We paddled slowly back toward the marina and stopped on the sand spit directly opposite the park to rest, talk, enjoy the day, cool our feet, and delay our impending return.

Morro Bay paddle June19, 2008

Today, I paddled between 7 PM and 8:45 PM, on a tide that rose from 2.8-3.3 ft. There was only a slight breeze, and temp was still in the mid 70s. I left Pasadena Point and paddled north and east into the estuary, following the channels that were exposed by virtue of the slight wind. Where the slight wind-waves flattened out, deeper water was revealed. I paddled back to the area next to the Elfin Forest, but there was not enough water to make it to the main channel that goes under the road at Turri Creek. I contented myself with watching the pelicans that stood on the banks of the main channel, themselves apparently waiting for the rising tide to bring dinner to them. I counted 65 of them on the bank. After a while, as the water rose, many of them flew off, and the remaining 2 dozen or so glided single file in the channel, going with the tide and then back along a several hundred yard circuit. On my return, I paddled back to a spot a few hundred yards off Pasadena Point, and sat watching as the sun set. A perfect end to a beautiful day. Back on the beach, I met and spoke with Doug and Lana, recent Los Osos arrivals, who had been watching the sunset from the beach at the point. They left together on their electric scooter.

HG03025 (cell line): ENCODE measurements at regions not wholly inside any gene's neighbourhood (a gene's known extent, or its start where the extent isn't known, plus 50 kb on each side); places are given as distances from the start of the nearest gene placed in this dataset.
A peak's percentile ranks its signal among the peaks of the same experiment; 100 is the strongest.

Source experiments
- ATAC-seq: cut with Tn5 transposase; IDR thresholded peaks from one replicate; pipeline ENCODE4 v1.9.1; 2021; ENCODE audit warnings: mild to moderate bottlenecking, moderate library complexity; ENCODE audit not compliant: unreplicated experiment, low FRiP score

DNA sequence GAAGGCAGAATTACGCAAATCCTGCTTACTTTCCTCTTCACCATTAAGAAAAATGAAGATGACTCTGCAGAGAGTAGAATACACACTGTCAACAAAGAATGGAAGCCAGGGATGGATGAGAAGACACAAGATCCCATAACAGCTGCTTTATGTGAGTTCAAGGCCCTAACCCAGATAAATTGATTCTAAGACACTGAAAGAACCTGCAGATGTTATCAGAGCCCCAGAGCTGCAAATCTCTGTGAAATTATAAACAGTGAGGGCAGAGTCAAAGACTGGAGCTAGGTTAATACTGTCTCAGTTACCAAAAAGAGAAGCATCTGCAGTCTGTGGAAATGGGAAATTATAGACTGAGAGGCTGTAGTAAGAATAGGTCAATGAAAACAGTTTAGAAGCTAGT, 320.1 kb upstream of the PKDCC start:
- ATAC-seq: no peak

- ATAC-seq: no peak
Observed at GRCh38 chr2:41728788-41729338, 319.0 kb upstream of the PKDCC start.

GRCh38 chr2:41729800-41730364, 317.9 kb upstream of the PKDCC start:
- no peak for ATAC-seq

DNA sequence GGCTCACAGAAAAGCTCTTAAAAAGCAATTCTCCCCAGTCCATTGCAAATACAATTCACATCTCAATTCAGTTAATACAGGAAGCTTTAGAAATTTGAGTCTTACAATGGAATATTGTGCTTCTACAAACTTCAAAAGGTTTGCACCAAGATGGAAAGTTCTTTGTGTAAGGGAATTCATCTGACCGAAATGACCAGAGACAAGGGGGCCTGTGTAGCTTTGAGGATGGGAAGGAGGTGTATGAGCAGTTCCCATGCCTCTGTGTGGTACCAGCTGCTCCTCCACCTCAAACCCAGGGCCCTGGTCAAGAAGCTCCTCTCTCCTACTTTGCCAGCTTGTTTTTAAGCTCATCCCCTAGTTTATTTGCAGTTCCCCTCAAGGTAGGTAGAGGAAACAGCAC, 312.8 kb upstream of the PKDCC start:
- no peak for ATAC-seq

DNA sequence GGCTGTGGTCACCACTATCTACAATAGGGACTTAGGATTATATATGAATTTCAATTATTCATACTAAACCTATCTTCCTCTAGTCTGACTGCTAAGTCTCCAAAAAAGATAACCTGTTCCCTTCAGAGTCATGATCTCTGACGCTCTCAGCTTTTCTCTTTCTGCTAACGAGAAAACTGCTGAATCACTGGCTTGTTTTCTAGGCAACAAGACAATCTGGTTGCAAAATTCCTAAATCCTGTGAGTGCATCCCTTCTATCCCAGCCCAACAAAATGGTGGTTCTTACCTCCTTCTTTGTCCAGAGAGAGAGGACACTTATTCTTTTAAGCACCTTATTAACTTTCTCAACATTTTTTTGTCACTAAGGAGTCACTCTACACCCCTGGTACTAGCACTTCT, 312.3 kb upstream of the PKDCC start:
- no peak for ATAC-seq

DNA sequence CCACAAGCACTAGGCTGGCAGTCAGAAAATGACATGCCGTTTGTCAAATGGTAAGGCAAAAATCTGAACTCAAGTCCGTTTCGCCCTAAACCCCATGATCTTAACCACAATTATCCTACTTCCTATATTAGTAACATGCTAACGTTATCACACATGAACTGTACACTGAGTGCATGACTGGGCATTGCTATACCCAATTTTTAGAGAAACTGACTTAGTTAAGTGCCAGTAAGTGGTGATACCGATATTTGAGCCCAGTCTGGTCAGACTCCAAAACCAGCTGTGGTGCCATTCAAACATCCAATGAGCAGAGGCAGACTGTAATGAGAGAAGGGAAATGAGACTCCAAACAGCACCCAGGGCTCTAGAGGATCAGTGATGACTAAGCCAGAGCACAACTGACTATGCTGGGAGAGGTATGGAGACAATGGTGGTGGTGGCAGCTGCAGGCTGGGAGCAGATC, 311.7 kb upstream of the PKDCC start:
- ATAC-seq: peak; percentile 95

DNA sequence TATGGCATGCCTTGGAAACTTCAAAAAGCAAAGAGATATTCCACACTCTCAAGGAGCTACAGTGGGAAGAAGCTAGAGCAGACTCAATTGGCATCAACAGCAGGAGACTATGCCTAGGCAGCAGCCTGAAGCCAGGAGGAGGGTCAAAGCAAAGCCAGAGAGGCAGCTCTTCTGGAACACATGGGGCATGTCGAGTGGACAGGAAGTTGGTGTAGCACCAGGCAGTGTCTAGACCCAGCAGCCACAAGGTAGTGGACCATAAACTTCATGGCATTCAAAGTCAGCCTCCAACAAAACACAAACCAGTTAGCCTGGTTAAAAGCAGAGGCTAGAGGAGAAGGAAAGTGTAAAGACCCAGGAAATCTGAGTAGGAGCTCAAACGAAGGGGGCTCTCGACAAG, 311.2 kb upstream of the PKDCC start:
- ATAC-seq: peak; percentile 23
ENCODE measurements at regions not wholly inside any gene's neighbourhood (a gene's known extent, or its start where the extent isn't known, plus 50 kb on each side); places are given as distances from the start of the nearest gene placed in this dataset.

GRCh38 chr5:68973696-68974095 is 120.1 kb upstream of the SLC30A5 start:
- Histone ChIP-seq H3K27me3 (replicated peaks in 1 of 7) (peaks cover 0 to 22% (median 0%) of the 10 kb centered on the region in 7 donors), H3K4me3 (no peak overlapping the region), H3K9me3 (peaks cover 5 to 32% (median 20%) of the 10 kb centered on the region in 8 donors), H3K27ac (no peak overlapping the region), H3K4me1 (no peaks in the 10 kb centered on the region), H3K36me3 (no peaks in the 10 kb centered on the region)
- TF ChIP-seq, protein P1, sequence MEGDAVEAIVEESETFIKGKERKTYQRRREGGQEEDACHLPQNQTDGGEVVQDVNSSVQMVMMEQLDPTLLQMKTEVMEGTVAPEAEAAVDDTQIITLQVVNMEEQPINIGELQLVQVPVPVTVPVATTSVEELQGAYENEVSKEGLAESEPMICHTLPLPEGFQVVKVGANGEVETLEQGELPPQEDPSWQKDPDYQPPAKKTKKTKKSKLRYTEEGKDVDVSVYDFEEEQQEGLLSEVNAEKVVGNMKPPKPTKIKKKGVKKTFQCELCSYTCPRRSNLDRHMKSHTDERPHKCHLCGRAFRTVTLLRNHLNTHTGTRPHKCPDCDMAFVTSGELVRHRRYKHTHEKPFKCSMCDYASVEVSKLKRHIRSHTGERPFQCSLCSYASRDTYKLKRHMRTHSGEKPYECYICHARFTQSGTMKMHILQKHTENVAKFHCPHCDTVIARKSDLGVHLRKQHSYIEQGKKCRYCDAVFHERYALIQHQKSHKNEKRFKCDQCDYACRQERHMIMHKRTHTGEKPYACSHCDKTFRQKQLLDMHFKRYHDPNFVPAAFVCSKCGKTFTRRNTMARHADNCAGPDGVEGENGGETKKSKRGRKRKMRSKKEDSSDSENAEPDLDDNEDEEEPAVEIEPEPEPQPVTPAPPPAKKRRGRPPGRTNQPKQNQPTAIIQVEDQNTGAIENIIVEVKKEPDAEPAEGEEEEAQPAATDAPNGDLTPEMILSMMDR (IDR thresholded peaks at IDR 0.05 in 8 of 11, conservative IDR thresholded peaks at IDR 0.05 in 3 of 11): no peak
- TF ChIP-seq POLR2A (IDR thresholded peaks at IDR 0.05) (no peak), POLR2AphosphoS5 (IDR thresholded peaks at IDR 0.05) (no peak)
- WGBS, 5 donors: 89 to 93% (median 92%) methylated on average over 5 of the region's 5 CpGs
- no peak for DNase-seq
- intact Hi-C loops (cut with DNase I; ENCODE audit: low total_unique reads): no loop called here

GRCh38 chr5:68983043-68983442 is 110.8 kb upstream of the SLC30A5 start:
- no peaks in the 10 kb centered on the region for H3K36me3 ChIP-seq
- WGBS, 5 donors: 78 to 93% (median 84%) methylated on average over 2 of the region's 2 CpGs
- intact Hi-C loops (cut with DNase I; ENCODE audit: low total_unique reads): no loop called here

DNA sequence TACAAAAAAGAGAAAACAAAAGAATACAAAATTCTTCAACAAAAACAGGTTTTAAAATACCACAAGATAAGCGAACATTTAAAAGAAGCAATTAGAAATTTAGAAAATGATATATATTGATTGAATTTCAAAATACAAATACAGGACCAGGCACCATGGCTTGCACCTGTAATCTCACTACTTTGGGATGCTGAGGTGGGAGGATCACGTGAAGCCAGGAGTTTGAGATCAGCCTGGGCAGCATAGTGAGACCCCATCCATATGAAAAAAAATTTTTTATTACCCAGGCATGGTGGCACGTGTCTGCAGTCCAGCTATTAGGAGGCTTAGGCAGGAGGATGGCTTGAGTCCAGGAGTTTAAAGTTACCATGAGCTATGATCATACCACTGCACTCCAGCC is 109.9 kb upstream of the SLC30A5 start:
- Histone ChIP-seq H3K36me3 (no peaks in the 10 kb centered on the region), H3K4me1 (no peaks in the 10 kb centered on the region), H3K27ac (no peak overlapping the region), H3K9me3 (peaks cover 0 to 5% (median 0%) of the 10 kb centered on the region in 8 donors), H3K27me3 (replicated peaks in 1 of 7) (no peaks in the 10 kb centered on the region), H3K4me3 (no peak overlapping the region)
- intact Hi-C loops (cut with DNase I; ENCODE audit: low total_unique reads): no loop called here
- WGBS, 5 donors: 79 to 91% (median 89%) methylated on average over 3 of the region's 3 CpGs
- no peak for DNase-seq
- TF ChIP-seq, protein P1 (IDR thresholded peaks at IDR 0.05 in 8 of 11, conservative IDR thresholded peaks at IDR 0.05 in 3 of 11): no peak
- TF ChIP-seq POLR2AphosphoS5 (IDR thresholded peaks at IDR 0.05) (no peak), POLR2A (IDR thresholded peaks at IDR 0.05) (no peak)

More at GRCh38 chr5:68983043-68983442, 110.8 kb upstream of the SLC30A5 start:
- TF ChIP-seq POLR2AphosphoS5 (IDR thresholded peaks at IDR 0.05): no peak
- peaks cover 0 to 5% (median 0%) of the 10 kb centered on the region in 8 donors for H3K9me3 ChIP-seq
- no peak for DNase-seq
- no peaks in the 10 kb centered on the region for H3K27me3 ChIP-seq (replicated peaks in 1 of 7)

Wednesday, June 18, 2008

Morro Bay paddle June18, 2008

Another quick late afternoon paddle today after a day of landscaping (pathway around plantings). Out on the water from 5:30 PM - 7 PM. Sunny and warm (high 70s) with a 5-10 mph wind from the SW. Paddled into the wind and into the corner of the bay known as shark inlet. Water too low to go all the way back. Noticed almost no birds until reaching the sand spit, where a handful of egrets were fishing the shoreline. I did notice lots of little ripples and jumps from small fish, and wondered why no birds were around. It didn't take long until approx. 30 pelicans in small groups showed up and feasted, diving into the water all around me. The dives were from glides just over the surface, as the depth was shallow. Great to watch. Got my rudder adjusted, and is working fine! Tides during paddle today between 2.5 and 2.7 feet. No pics.

Tuesday, June 17, 2008